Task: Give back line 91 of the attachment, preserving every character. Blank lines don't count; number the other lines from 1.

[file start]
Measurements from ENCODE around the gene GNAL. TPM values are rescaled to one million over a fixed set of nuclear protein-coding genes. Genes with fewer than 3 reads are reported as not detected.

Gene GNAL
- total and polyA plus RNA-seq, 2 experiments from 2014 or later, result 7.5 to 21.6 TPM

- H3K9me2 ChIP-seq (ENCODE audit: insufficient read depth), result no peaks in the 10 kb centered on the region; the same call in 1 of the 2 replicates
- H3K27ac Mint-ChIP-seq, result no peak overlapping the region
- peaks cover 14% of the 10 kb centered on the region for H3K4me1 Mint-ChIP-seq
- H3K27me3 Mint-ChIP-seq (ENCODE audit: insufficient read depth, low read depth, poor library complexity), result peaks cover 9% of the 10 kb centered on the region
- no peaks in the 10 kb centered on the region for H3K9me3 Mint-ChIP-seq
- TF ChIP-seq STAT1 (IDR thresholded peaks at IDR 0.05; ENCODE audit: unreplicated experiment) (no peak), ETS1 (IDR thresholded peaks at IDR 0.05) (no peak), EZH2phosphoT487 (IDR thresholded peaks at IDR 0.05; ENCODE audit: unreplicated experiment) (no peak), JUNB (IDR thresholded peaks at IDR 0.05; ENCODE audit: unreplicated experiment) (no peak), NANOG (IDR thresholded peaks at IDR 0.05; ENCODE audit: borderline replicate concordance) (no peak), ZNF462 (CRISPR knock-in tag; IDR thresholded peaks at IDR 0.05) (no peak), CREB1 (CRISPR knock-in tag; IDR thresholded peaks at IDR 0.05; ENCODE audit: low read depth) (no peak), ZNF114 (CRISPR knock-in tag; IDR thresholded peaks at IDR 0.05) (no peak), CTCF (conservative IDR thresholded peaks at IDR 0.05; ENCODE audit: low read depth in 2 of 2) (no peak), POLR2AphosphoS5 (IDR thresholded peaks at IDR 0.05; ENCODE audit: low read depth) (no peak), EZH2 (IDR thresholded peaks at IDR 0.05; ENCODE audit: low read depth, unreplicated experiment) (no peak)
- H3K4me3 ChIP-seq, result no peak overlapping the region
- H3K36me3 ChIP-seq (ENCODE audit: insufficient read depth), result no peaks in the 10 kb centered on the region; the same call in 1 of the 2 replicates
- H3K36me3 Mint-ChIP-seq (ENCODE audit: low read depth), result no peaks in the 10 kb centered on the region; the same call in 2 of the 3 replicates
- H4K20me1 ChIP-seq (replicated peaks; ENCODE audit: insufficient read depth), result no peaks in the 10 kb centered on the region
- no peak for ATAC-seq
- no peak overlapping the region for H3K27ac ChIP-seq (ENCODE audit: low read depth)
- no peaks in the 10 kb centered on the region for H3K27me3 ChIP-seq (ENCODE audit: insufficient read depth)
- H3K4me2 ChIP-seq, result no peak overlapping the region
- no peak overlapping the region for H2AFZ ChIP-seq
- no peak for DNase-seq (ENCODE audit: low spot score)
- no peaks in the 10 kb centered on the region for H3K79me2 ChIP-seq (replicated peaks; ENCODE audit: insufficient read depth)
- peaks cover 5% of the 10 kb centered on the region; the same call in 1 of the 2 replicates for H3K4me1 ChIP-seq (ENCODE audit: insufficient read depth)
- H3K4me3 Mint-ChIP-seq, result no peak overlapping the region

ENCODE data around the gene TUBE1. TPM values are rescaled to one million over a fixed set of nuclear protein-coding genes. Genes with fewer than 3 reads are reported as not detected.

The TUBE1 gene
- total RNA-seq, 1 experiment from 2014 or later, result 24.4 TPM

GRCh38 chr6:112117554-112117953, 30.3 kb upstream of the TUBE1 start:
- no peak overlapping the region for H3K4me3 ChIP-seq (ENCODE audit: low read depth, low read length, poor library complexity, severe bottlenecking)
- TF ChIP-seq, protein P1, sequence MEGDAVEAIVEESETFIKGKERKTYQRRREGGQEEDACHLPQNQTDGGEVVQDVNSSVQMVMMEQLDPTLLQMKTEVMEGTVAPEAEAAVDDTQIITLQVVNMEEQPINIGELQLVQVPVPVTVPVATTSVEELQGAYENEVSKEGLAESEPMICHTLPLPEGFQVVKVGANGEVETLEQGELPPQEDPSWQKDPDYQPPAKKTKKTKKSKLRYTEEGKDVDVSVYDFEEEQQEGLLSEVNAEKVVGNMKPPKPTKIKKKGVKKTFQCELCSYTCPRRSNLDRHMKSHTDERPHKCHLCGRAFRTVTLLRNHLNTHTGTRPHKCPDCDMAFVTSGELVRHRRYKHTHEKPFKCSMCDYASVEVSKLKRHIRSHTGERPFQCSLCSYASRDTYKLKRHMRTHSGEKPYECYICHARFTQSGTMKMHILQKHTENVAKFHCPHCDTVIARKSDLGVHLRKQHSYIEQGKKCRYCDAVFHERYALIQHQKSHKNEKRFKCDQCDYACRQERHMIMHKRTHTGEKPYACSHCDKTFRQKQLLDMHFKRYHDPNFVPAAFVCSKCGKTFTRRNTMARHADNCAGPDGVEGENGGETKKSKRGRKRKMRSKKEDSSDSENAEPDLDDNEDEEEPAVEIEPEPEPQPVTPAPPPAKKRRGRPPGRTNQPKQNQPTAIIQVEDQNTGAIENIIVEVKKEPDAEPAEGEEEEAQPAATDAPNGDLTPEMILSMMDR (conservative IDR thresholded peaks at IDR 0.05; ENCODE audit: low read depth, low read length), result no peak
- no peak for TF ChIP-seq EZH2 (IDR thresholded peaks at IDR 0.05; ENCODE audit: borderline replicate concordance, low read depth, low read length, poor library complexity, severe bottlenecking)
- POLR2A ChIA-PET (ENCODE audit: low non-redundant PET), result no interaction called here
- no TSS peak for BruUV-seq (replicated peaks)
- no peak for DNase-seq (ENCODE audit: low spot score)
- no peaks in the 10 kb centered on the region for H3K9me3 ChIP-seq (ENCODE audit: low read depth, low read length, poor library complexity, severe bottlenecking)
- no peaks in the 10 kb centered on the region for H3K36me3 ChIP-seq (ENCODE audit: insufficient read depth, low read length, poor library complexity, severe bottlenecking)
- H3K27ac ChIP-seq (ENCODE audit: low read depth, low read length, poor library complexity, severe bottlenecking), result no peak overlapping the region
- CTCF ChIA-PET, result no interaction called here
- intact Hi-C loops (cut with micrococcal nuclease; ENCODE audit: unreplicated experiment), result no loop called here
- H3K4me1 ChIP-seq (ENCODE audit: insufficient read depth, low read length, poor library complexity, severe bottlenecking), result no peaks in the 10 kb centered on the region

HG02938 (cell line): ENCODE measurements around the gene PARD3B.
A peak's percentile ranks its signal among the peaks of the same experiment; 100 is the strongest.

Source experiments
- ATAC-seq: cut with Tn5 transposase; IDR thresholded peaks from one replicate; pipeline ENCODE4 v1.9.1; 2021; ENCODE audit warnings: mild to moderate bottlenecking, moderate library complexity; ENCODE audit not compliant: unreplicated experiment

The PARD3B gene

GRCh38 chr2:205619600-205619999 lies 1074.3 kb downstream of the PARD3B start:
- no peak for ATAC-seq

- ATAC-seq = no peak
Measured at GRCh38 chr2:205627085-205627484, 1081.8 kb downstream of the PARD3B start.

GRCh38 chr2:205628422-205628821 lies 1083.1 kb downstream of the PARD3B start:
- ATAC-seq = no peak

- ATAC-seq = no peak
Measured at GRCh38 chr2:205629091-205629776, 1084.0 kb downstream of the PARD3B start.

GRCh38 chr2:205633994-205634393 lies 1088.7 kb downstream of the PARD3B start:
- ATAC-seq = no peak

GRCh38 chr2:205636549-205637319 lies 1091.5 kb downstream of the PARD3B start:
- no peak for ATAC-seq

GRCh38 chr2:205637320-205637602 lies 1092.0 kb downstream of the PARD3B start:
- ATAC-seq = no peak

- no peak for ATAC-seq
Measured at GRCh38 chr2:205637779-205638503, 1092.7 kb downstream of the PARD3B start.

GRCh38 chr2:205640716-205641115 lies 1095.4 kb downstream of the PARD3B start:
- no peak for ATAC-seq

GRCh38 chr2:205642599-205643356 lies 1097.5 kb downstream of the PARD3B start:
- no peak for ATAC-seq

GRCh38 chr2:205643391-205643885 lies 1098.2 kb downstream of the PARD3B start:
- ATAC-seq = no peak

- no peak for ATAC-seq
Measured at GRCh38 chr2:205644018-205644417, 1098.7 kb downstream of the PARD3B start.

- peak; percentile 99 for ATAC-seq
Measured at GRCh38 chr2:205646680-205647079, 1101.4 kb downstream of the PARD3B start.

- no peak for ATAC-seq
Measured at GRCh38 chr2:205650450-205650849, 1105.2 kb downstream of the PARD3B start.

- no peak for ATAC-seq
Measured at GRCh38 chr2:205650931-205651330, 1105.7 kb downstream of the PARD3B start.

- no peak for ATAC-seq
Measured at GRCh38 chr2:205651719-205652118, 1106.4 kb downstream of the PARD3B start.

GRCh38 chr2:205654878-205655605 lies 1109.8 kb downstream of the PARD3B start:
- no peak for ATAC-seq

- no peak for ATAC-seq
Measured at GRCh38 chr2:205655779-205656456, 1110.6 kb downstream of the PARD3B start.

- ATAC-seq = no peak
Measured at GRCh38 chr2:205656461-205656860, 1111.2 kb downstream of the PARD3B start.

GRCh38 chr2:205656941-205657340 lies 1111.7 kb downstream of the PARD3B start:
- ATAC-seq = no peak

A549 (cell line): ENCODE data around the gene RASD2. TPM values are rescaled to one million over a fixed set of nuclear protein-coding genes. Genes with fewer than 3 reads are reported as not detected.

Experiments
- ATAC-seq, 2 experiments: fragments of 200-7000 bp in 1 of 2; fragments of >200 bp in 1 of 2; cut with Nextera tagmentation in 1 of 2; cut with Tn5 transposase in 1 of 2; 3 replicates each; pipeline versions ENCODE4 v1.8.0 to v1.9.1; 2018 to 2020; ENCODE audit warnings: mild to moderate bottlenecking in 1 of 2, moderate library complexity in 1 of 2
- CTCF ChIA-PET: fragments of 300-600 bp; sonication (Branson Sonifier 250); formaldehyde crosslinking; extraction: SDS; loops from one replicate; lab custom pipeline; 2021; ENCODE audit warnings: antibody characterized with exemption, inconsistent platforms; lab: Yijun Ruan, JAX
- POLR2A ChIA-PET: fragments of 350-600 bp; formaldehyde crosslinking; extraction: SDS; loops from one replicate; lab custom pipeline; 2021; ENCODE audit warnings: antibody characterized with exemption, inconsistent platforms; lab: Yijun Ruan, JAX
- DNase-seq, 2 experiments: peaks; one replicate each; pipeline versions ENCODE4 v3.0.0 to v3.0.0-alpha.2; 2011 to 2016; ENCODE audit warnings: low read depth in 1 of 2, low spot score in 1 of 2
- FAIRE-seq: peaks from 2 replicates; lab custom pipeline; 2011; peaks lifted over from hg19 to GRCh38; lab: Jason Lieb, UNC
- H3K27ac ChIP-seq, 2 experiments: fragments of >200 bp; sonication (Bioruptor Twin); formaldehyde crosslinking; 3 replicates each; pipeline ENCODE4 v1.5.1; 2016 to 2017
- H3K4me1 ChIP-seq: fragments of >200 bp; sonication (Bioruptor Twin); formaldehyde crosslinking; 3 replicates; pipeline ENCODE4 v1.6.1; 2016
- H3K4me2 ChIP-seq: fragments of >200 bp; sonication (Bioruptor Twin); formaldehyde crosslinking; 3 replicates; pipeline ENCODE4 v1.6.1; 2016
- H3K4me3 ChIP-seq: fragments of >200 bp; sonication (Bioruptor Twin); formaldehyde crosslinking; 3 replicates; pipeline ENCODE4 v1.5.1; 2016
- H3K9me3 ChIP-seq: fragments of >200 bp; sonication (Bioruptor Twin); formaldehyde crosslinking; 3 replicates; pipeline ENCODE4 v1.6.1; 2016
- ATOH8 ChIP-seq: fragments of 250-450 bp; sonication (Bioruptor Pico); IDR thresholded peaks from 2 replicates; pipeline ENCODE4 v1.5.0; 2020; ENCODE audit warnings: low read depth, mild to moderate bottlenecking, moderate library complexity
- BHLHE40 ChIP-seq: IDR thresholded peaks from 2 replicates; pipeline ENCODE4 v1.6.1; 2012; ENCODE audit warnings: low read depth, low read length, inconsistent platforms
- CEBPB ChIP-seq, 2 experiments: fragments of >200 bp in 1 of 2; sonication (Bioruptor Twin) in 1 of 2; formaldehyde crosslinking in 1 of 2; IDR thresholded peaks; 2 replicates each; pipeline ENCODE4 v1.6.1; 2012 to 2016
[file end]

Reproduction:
- H3K27ac ChIP-seq, 2 experiments: fragments of >200 bp; sonication (Bioruptor Twin); formaldehyde crosslinking; 3 replicates each; pipeline ENCODE4 v1.5.1; 2016 to 2017